I don’t usually read books that are designated ‘chick lit’, but I will admit the distinction is an arbitrary one on my part. (I don’t avoid movies labeled 'chick flicks' and don’t, in fact, recognize that distinction. A good movie is a good movie, so why segregate films or books by the supposed gender they are aimed for?) However, I’ve had such a bad run on my reading this year, including the disappointments of Dan Simmons’ sloppily and badly written Sherlock Holmes pastiche The Fifth Heart and Richard Price’s new novel The Whites, written under the pseudonym Harry Brandt and much more conventional than his understated, original masterpieces Clockers, Samaritan and Lush Life. Thus, when my bookstore co-worker, Claire, whose opinion I respect, mentioned in passing that Katarina Bivald’s debut novel The Readers of Broken Wheel Recommend (Vintage Publishing) was worth my time, I decided to give it a try. The result was, as the publicists would phrase it, a decidedly good read.

Tuesday, September 1, 2015

Off The Shelf: There’s Something About Mary (1998)

Ben Stiller and Cameron Diaz in There’s Something About Mary (1998).

The R-rated comedy that also qualifies as a great film is a rare breed. Comedies, according to popular wisdom, are as hard to pull off as dramas, if not more so – and so raunchy, adult-themed comedies face the uniquely difficult task of being funny, smart, and provocative all at once. Peter and Bobby Farrelly, directors of slapstick comedies like Dumb & Dumber, Kingpins, and The Three Stooges, might not outwardly appear to have mastered this tricky balance, but their 1998 gross-out masterpiece, There’s Something About Mary, tips their hand. It’s a film that everyone remembers for a single, horrifically uncomfortable sight gag, but it stands up amazingly well under critical scrutiny. Successors to the Farrelly throne, like the ultra-popular Judd Apatow and his league of friends and collaborators, have gotten it half-right: they make memorable R-rated comedies with funny performances and clever gags, but these films often fall apart in narrative structure, or simply in terms of using film as a medium to its fullest potential. In short, there’s really something about There’s Something About Mary, which sets it apart not just as a fantastic comedy but an excellent film.

Monday, August 31, 2015

Ibsen and Barrie Rarities at the Shaw Festival

Moya O'Connell and Ric Reid in The Lady from the Sea, at Niagara-on-the-Lake's Shaw Festival. (Photo: David Cooper)

The Lady from the Sea is an infrequently performed late Ibsen, one of those realist plays of his that teeters on the edge of symbolism, like The Wild Duck. (He wrote it in 1888, between Rosmersholm and Hedda Gabler.) The character who has earned the title moniker among locals in a Norwegian seacoast town is Ellida Wangel. She is married to a devoted doctor but has grown increasingly distant from him and hasn’t quite taken on the burden of stepmother to his two daughters, Bolette and Hilde. He assumes that the problem is her inability to get over the death of their own child (she hasn’t slept with him since), but it’s more complicated. Ellida is haunted by a lost love, an American sailor to whom she was engaged but who ran away to escape imprisonment for the murder of a ship’s captain. The connection she feels to the unnamed American is powerful, primal and also terrifying, because she senses that he is drawing her into the sea itself, where they threw their wedding rings when they plighted their troth. In the course of the play the stranger returns and calls on Ellida to fulfill her promise to him, refusing to recognize her as a woman married to another man.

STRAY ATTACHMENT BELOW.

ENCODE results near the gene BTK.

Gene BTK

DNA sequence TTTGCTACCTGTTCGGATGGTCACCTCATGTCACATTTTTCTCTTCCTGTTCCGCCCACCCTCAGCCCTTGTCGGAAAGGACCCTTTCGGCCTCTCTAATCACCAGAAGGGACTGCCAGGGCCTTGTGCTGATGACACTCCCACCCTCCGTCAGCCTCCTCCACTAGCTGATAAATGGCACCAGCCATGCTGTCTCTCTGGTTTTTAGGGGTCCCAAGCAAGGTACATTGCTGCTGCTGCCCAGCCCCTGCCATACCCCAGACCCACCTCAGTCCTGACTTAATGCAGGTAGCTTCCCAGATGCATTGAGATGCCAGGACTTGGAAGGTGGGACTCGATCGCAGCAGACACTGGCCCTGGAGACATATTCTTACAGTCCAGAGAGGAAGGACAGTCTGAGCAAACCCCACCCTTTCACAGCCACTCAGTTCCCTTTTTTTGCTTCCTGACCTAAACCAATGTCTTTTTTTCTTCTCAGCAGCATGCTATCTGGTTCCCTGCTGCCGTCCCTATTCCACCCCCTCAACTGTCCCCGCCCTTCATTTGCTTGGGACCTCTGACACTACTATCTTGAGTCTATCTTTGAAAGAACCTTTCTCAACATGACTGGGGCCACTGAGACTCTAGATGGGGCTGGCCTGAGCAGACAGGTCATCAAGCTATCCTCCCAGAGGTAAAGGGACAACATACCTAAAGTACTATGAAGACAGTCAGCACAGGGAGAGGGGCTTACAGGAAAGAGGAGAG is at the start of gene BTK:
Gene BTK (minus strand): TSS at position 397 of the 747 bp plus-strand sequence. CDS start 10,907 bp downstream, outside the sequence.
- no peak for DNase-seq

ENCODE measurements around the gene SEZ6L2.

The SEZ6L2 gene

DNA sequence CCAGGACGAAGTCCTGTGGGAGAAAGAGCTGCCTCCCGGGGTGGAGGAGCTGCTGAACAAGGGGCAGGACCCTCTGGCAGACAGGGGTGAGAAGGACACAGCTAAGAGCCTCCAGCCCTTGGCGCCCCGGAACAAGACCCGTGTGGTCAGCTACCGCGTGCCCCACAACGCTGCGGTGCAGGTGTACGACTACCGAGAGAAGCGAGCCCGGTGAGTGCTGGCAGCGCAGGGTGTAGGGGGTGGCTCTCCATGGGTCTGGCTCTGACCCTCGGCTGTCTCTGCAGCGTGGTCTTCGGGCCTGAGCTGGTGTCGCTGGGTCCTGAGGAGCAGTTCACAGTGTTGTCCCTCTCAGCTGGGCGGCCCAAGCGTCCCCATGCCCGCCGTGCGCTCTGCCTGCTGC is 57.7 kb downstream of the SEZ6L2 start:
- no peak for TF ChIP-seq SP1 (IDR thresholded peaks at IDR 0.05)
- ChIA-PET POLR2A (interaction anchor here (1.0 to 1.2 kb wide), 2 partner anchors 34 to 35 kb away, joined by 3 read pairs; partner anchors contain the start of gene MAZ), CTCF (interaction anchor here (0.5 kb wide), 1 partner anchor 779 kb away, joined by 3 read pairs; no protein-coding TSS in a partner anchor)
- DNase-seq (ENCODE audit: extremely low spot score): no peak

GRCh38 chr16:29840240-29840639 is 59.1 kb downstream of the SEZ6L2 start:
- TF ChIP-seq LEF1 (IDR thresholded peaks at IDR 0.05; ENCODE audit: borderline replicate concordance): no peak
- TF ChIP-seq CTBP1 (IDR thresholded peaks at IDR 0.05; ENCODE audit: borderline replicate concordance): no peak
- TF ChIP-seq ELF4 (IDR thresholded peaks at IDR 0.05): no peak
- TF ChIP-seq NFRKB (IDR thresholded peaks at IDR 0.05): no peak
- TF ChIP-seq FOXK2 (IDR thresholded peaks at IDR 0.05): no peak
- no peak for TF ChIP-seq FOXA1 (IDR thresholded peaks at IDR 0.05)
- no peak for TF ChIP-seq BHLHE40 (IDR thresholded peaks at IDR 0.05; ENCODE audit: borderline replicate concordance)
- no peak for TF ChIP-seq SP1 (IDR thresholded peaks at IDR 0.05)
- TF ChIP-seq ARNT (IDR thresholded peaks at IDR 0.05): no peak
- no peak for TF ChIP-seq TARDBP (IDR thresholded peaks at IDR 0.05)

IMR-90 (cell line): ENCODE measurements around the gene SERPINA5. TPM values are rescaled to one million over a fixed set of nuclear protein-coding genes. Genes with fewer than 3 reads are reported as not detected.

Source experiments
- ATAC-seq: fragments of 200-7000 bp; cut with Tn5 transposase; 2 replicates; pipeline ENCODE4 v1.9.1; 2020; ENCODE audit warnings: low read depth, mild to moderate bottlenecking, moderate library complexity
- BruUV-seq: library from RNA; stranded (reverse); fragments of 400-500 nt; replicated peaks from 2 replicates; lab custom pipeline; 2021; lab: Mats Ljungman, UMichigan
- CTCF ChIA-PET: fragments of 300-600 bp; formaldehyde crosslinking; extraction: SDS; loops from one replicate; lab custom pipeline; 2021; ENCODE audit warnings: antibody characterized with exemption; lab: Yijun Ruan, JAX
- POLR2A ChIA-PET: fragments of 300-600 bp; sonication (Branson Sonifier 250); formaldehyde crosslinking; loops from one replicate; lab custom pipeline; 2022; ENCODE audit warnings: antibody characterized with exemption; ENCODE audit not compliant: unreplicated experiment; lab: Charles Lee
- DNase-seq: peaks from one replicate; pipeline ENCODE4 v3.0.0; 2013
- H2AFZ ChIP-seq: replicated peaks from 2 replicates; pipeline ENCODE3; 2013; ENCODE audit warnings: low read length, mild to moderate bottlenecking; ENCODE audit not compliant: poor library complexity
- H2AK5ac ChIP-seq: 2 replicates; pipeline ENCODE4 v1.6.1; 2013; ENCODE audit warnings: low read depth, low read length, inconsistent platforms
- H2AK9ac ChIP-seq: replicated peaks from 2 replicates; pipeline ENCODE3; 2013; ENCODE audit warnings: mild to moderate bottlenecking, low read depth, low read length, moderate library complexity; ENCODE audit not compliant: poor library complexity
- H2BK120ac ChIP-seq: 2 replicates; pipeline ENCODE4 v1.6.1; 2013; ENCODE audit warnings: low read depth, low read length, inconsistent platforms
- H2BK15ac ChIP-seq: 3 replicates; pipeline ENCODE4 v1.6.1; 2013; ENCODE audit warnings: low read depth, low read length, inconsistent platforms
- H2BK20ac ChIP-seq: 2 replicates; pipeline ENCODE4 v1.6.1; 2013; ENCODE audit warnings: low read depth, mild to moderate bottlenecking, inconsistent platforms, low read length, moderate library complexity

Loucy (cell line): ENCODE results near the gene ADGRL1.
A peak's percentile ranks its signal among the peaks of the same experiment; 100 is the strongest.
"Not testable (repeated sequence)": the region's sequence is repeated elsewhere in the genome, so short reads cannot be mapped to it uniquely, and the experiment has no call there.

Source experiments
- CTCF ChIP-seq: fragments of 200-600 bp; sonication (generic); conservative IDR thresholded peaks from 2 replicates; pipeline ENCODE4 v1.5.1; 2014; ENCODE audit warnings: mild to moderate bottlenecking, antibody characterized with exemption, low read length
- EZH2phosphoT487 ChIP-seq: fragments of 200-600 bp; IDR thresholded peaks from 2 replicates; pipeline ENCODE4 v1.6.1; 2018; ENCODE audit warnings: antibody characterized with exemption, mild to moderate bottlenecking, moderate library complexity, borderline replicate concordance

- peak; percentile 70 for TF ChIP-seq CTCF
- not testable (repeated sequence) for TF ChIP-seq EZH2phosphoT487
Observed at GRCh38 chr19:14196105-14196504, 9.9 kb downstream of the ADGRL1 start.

Sunday, August 30, 2015

In The Wake of Joni (Part One): Iris Dement's The Trackless Woods, Melody Gardot's Currency of Man and Laura Marling's Short Movie

Joni Mitchell (Photographed as part of the Saint Laurent's Music Project)
Last month I was celebrating a friend’s birthday with some fine wine, good company and a lot of music. At the time, Joni Mitchell was in the news having recently lost her voice after collapsing into a coma at home. My friend and I shared some worry over our favourite singer; an artist “we grew up with” all those years ago. The party lingered until we put Court & Spark on our stereo set to honour and celebrate Joni’s beautiful voice. As I said to my friend, who is three weeks older than I am, what can you say about a songwriter who believes that “there’s comfort in melancholy” as she sings on Hejira one of the most prized albums in our collections. I understand that Mitchell is doing much better having suffered an aneurysm that took her to hospital. She’s at home and she’s slowly recovering.

News of Joni’s improving health got me to thinking about some of the women who could be considered disciples or in her creative shadow. Since I’ve completed the principle writing of my book on Frank Zappa, I’ve been able to take the time to listen to some new recordings and revisit some older releases from earlier this year. I have six records all written and performed by women who have found their individual voices without compromise; free to express themselves, they each carry that special “something” that seems to hold that Joni Mitchell temperament.